Lagos: Tribunal To Deliver Judgment On Gov. Sanwo-Olu’s Victory Today

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Lagos: Tribunal To Deleiver Judgment On Gov. Sanwo-Olu’s Victory Today

In the wake of the March 18 Lagos governorship election, the declaration by the Independent National Electoral Commission (INEC) naming Babajide Sanwo-Olu, the candidate of the All Progressives Congress (APC), as the winner, triggered a legal battle.

The Governorship Election Petition Tribunal in Lagos is poised to render its judgment today, Monday 25th September 2023, marking a crucial turning point in the dispute surrounding the election.

The suits contesting the legitimacy of Governor Babajide Sanwo-Olu’s victory have been filed by Gbadebo Rhodes-Vivour, the Labour Party’s gubernatorial candidate, and Olajide Adediran, commonly known as Jandor, who represented the Peoples Democratic Party (PDP).

The announcement of this impending judgment came from the Justice Arum Ashom-led panel on a Saturday, with final written arguments presented before the tribunal on August 12.

It’s noteworthy that Sanwo-Olu secured a decisive win in the election, outpacing Rhodes-Vivour of the Labour Party, who landed in the second position. The final vote count showed the Lagos State Governor amassing 762,134 votes, while Rhodes-Vivour garnered 312,329 votes. Jide Adediran, also known as Jandor, representing the PDP, secured a distant third place with 62,449 votes.

All You Need To Know About Jandor’s Petition

Mr Adediran demanded the disqualification of Mr Sanwo-Olu and Mr Rhodes-Vivour in the election for “non-compliance” with the Electoral Act 2022 as well as the guidelines of the Independent National Electoral Commission (INEC).

In the petition marked EPT/LAG/GOV/01/2023 dated 7 April, the petitioners said the APC did not comply with the INEC timetable and schedule of activities for the 2023 general election which stipulated that all political parties must give 21 days’ notice to INEC before the conduct of their primaries.

According to the petition, the APC also failed to comply with the requirement of the Electoral Act 2022 which states that every political party sponsoring a candidate in the general election shall submit the nomination form of such candidate(s) not later than 180 days before the conduct of the general election in forms EC9.

Adediran and the PDP added that Mr Sanwo-Olu failed to attach a copy of the GCE O’Level result he claimed to have sat for in 1981 along with his form EC9 as required by the Electoral Act 2022.

“This development sparked a curiosity, with Adediran and PDP applying for the CTC of Sanwo-Olu 2019 from CF001,” the petition reads.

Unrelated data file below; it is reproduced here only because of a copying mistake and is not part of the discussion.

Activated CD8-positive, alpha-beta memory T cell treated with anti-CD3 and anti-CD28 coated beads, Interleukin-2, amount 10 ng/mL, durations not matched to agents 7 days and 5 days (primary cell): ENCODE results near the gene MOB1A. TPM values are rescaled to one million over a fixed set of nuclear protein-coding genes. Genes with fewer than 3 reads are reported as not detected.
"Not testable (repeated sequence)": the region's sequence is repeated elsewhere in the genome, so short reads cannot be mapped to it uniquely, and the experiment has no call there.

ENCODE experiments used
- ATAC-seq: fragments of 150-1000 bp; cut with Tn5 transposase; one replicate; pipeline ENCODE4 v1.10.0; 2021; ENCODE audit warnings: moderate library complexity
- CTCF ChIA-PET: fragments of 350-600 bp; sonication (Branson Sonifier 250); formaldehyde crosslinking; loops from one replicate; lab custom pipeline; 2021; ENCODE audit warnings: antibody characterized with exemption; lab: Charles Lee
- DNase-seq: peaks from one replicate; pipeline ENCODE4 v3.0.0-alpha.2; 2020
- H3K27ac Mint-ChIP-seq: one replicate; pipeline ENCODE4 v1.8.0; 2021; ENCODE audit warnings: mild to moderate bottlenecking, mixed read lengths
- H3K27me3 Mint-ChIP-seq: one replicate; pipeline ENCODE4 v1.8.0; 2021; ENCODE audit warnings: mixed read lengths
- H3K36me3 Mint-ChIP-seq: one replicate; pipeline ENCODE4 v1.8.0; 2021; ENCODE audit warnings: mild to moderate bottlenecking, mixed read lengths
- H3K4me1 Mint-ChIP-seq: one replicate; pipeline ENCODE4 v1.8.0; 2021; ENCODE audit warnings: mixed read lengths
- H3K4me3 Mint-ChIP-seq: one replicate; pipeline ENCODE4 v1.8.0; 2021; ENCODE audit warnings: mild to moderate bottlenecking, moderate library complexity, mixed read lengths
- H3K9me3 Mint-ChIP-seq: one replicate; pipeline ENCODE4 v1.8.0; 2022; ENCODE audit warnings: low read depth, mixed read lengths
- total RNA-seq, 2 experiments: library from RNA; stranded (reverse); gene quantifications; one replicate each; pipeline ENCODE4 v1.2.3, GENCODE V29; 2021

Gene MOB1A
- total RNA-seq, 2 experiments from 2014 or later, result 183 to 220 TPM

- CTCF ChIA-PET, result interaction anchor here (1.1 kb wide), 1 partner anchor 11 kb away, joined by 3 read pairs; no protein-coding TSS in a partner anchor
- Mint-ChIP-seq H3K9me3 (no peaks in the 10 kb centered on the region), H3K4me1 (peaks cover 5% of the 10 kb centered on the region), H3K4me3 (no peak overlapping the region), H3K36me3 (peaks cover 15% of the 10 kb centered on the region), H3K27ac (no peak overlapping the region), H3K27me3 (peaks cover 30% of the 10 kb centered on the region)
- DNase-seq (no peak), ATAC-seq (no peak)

“It was then discovered that a statement of result issued by Ijebu Ife Community Grammar School, Ijebu-Ife for May/June 1981 GCE O’ Level examination with examination number 17624/118 which he submitted for his first term election as governor of the state was not confirmed by WAEC.

“When Jandor and PDP approached WAEC for confirmation, they were directed to purchase the scratch card for verification of the WAEC result scratch card, which then confirmed the results as not emanating from WAEC, it came back to be a fake result.”

Mr Adediran also hinged the disqualification of LP’s governorship candidate who scored the second highest number of votes on alleged non-compliance of the party with the requirements of the Electoral Act in the conduct of the primary election that produced the candidate.

He said Mr Rhodes-Vivour was still a member of the PDP as of 18 June 2022 when he claimed under oath to have registered as a member of the LP.

All You Need To Know About Rhodes-Vivour’s Petition

The petitioner approached the court on 9 April challenging the election outcome based on alleged non-qualification and claims of corrupt practices or non-compliance with the provisions of the Electoral Act, 2022.

He alleged that the governor was not duly elected by a majority of the lawful votes cast at the election.

The LP’s candidate is also challenging the eligibility of Mr Hamzat to contest on grounds that he allegedly renounced his Nigerian citizenship and swore allegiance to the United States of America.

INEC is the first respondent in the petition, while Mr. Sanwo-Olu and his deputy are listed as the second and third respondents, respectively. The APC is listed as the fourth respondent.

On 12 August, lawyers in the petitions adopted their final written addresses before the tribunal.

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